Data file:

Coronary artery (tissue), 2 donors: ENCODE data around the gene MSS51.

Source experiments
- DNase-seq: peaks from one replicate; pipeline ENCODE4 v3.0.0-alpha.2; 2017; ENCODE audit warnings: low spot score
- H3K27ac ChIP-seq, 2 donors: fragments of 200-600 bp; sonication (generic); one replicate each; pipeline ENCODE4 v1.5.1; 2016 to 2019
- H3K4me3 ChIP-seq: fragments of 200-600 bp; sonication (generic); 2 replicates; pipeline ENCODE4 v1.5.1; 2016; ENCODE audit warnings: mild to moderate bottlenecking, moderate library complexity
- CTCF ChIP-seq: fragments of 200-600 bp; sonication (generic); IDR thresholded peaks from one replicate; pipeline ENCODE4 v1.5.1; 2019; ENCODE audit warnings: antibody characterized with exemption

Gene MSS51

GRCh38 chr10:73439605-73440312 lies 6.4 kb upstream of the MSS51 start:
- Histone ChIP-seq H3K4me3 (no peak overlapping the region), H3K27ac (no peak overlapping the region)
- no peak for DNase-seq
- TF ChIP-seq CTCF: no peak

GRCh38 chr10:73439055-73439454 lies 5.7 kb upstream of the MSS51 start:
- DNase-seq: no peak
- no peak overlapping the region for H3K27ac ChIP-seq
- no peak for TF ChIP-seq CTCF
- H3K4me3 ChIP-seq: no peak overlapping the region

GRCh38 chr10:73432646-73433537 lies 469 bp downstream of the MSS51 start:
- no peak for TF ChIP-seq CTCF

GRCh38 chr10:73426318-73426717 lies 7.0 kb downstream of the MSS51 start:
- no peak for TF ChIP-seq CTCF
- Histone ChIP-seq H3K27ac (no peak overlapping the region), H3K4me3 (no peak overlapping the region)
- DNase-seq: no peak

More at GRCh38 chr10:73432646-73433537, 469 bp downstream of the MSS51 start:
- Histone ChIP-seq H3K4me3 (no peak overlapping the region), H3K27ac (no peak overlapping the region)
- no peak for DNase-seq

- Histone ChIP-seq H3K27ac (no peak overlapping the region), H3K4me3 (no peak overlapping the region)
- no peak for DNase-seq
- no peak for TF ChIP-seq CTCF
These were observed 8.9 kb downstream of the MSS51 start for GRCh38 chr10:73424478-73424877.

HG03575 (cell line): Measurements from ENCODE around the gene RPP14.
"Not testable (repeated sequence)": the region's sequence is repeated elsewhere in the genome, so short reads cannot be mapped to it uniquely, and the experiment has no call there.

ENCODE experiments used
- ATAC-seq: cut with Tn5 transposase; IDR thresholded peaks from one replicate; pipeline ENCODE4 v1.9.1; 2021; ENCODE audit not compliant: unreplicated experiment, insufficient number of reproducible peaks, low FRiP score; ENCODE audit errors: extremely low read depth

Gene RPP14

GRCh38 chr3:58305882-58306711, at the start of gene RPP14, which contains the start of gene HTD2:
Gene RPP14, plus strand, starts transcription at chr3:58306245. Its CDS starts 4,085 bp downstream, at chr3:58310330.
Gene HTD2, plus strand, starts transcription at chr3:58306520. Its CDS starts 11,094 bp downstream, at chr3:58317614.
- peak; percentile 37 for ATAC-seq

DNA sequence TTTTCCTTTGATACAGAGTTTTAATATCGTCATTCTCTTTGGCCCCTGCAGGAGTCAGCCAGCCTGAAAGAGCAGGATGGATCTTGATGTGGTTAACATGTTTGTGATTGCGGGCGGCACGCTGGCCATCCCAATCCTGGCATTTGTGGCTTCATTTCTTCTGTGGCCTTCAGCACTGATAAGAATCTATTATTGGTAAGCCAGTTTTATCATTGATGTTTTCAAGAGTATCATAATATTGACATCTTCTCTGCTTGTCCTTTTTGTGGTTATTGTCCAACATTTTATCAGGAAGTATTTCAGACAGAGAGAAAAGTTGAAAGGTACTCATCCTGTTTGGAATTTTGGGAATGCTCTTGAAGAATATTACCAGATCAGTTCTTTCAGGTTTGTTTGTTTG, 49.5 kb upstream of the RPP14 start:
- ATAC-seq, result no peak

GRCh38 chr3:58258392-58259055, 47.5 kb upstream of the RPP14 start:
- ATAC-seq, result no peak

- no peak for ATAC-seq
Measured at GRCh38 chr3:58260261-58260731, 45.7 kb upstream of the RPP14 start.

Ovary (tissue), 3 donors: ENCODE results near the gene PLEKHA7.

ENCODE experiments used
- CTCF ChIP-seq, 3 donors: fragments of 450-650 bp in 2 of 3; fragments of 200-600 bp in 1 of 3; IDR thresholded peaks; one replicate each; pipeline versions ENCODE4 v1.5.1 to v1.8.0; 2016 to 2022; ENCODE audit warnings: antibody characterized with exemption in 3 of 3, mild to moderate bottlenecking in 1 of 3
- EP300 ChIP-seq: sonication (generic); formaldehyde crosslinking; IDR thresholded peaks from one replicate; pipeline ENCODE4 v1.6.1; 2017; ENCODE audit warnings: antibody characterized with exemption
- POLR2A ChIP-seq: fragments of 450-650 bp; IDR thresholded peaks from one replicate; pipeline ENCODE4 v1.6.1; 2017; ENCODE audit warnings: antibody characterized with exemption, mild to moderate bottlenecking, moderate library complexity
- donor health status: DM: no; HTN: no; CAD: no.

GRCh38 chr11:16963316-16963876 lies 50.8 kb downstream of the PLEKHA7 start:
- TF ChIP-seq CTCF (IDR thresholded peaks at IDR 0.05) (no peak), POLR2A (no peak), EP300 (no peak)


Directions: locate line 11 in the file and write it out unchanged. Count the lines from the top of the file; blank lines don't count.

- TF ChIP-seq CTCF: no peak